The astonishing instrument is his response to the limits on a touring organist forced to use different instruments in different venues, instead of building a relationship with a single instrument. He is also very pro electronic organ, yet another controversy that ripples through the organ community apparently. Note that "electronic" doesn't seem to mean "small" in any way. Through his touring, his talent, and his antics (smoke machines for an organ recital!), he's gained more exposure for the instrument than its seen in decades.

I think it's good to shake up people's musical expectations, especially with an ancient instrument that's got little presence outside of cathedrals and ball parks. Just don't tell Cameron that you're there to hear him play on his pretty calliope, otherwise I think he might pop you in the mouth. And he might be right.

Thanks, Pea!

Does It Get More 80s Than A Le Clic Disc Camera?

Le Clic cameraSwatch showed the world of the 80s that fashion colors and reduced costs could turn a watch from a once-or-twice per lifetime purchase into a frivolous repeat buy. Cheapie cam company Keystone took a pastel page from Swatch's book and rolled out their Le Clic line of cameras; inexpensive cameras in fashion colors.

Pocket sized cameras weren't exactly a new idea in the late 80s, but spankin' new Kodak Disc technology meant that the cameras were easy to load, had a built in reusable flash (instead of disposable flash cubes), and a pleasing flat shape that your could easily slide into your Jordache Jeans. You could say the same about 110 cameras from the 70s too, but let's not quibble.

Keystone was serious when they launched the LeClic disc camera as a fashion forward cam. In 1986 at Astor Hall in the New York Public Library, Keystone invited 500 designers, retailers, and the fashion press to the unveiling, giving each one of the new Le Clic cameras. From the May 14th '86 Chicago Tribune:

"20 waiters dramatically came down the glorious, castle-like staircase of the historic library, each carrying silver trays. Instead of the expected hors d`oeuvres, the trays held film discs. Guests, quite naturally, grabbed the film and started shooting away."

Despite the relative crumminess of disc pictures (the negative was even smaller than 110 film, and the cameras weren't exactly kitted with precision optics), I remember the cameras being quite popular. Lots of the girls in my classes seeemed to always have a Le Clic somewhere in their voluminous Gucci knock-off purses. I imagine that the ubiquity of these cheap cameras encouraged more casual snapping, and therefore more memories captured for posterity (and grainy Throwback Thursdays on Facebook). The Le Clic was a great knock-around camera for young people. It's not like my old man was going to let me casually cart around his Canon AE-1 for spontaneous fun photos.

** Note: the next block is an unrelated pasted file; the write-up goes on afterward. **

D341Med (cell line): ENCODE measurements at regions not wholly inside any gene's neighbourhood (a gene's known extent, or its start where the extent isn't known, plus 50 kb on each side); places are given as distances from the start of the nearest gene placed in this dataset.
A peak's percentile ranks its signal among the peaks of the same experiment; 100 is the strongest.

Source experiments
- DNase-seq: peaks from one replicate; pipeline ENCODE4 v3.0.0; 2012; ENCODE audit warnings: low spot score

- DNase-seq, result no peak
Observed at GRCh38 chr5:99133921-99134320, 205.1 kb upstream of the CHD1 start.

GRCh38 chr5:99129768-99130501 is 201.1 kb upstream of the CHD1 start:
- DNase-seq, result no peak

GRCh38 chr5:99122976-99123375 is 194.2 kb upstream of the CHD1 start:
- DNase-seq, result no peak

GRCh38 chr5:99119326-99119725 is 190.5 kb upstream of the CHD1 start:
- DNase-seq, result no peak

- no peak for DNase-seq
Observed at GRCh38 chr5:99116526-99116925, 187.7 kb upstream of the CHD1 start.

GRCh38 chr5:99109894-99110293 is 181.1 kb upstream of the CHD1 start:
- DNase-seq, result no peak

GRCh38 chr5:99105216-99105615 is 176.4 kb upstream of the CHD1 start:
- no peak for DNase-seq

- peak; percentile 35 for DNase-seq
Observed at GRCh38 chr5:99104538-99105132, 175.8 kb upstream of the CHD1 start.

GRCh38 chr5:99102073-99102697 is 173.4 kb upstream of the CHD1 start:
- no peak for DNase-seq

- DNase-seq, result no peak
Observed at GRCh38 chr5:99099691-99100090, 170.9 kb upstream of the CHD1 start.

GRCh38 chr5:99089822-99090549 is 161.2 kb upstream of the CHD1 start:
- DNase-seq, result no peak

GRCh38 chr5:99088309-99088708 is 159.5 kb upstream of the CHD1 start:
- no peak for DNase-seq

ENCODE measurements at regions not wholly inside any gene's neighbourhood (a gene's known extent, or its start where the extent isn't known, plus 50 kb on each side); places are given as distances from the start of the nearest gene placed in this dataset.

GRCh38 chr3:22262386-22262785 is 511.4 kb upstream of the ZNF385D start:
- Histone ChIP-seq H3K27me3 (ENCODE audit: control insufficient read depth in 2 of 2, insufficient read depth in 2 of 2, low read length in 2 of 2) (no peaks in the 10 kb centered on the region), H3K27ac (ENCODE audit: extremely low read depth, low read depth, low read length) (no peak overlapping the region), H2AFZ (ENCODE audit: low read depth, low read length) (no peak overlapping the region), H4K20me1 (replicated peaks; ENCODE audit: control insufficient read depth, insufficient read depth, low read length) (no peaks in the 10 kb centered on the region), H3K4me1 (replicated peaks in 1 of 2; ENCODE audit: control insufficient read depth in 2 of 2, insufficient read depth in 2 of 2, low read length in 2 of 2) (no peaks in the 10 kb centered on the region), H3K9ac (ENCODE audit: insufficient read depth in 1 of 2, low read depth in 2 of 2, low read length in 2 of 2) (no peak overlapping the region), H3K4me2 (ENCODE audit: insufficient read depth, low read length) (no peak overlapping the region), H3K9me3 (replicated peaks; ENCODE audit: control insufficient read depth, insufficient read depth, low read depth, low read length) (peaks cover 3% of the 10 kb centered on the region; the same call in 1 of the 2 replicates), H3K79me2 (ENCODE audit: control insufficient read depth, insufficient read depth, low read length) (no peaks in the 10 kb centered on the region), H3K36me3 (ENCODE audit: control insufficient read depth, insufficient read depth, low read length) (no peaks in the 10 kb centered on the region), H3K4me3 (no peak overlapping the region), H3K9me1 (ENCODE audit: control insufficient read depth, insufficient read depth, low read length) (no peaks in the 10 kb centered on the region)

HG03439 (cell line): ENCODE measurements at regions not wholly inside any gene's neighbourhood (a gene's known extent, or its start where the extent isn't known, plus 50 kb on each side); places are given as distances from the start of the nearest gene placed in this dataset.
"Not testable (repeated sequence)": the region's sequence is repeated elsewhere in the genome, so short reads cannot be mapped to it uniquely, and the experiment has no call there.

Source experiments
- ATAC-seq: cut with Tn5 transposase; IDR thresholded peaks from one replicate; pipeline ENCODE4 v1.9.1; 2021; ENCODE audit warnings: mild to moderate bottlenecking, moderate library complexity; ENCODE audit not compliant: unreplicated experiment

Now that we all have camera phones with unlimited "film" in our pockets all the time, it's easy to feel somewhat blasé about the Le Clic. I'm going to give the camera some credit for helping make photography breezy and fun, and capturing moments that otherwise may never have been.

Stern Unveils The Walking Dead Pinball Machines


Stern is the only major pinball machine manufacturer still in business. They seem to be tempting fate with their latest licensed machine, based on AMC's The Walking Dead. The zombie-themed show seems like an unusual pick for Stern, but perhaps the wild panic of trying to avoid a zombie hoard isn't that much different from the quest not to lose your balls. Well, except for the flesh eating bit. 

The machine is available in two editions: the $5995 Pro and the more advanced $8595 LE (shown above). Each looks fantastic, but the LE includes a variety of gameplay bonuses such as some "Well Walker" exposed guts, the "Governor's Fish Tank" and a few other ramps and targets that should lead you down the path of blind panic in no time. 


The Walking Dead is available only in North America. And while the price of these handmade machines might be somewhat scary for some, Stern Pinball is anything but deceased-- the factory floor is busier than it has been for years, churning out endless rows of machines for nostalgic gamers. 

The Walking Dead Pinball [Stern]

I Hear We're All Supposed To Wear Watches Now

Nothing screams 'geek cred' quite like a DIP switch.

Have you heard? Watches are suddenly cool again. After years of encouraging us to tell time using phones, the major smartphone companies are now insisting that we need watches. Fancy electronic watches that talk and flash and vibrate and know when we go to the bathroom or decide to spontaneously climb a flight of stairs. They can even call 911 when we collapse unceremoniously on the 18th floor landing.